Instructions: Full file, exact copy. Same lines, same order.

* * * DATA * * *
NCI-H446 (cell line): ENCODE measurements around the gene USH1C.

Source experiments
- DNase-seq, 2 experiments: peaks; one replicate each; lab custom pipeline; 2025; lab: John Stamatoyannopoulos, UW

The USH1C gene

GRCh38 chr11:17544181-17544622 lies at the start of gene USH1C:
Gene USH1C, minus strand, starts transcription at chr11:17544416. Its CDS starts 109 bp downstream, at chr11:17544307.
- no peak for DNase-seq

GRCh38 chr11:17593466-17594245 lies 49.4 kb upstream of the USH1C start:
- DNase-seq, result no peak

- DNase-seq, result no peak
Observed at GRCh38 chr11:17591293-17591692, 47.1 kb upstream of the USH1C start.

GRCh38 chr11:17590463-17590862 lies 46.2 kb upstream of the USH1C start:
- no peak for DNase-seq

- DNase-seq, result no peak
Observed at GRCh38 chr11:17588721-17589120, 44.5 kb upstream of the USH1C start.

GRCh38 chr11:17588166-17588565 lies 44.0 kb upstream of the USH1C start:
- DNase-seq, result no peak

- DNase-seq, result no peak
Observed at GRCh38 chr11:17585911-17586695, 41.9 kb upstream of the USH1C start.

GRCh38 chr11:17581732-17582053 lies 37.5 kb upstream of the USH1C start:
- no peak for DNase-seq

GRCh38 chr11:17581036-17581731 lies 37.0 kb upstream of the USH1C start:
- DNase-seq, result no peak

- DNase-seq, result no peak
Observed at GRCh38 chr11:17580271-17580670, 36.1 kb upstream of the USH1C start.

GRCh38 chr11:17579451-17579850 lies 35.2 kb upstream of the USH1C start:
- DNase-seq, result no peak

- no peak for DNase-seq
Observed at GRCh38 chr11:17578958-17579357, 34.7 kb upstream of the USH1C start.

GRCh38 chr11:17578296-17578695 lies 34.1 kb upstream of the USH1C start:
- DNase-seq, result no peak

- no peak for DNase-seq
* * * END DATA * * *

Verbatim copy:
NCI-H446 (cell line): ENCODE measurements around the gene USH1C.

Source experiments
- DNase-seq, 2 experiments: peaks; one replicate each; lab custom pipeline; 2025; lab: John Stamatoyannopoulos, UW

The USH1C gene

GRCh38 chr11:17544181-17544622 lies at the start of gene USH1C:
Gene USH1C, minus strand, starts transcription at chr11:17544416. Its CDS starts 109 bp downstream, at chr11:17544307.
- no peak for DNase-seq

GRCh38 chr11:17593466-17594245 lies 49.4 kb upstream of the USH1C start:
- DNase-seq, result no peak

- DNase-seq, result no peak
Observed at GRCh38 chr11:17591293-17591692, 47.1 kb upstream of the USH1C start.

GRCh38 chr11:17590463-17590862 lies 46.2 kb upstream of the USH1C start:
- no peak for DNase-seq

- DNase-seq, result no peak
Observed at GRCh38 chr11:17588721-17589120, 44.5 kb upstream of the USH1C start.

GRCh38 chr11:17588166-17588565 lies 44.0 kb upstream of the USH1C start:
- DNase-seq, result no peak

- DNase-seq, result no peak
Observed at GRCh38 chr11:17585911-17586695, 41.9 kb upstream of the USH1C start.

GRCh38 chr11:17581732-17582053 lies 37.5 kb upstream of the USH1C start:
- no peak for DNase-seq

GRCh38 chr11:17581036-17581731 lies 37.0 kb upstream of the USH1C start:
- DNase-seq, result no peak

- DNase-seq, result no peak
Observed at GRCh38 chr11:17580271-17580670, 36.1 kb upstream of the USH1C start.

GRCh38 chr11:17579451-17579850 lies 35.2 kb upstream of the USH1C start:
- DNase-seq, result no peak

- no peak for DNase-seq
Observed at GRCh38 chr11:17578958-17579357, 34.7 kb upstream of the USH1C start.

GRCh38 chr11:17578296-17578695 lies 34.1 kb upstream of the USH1C start:
- DNase-seq, result no peak

- no peak for DNase-seq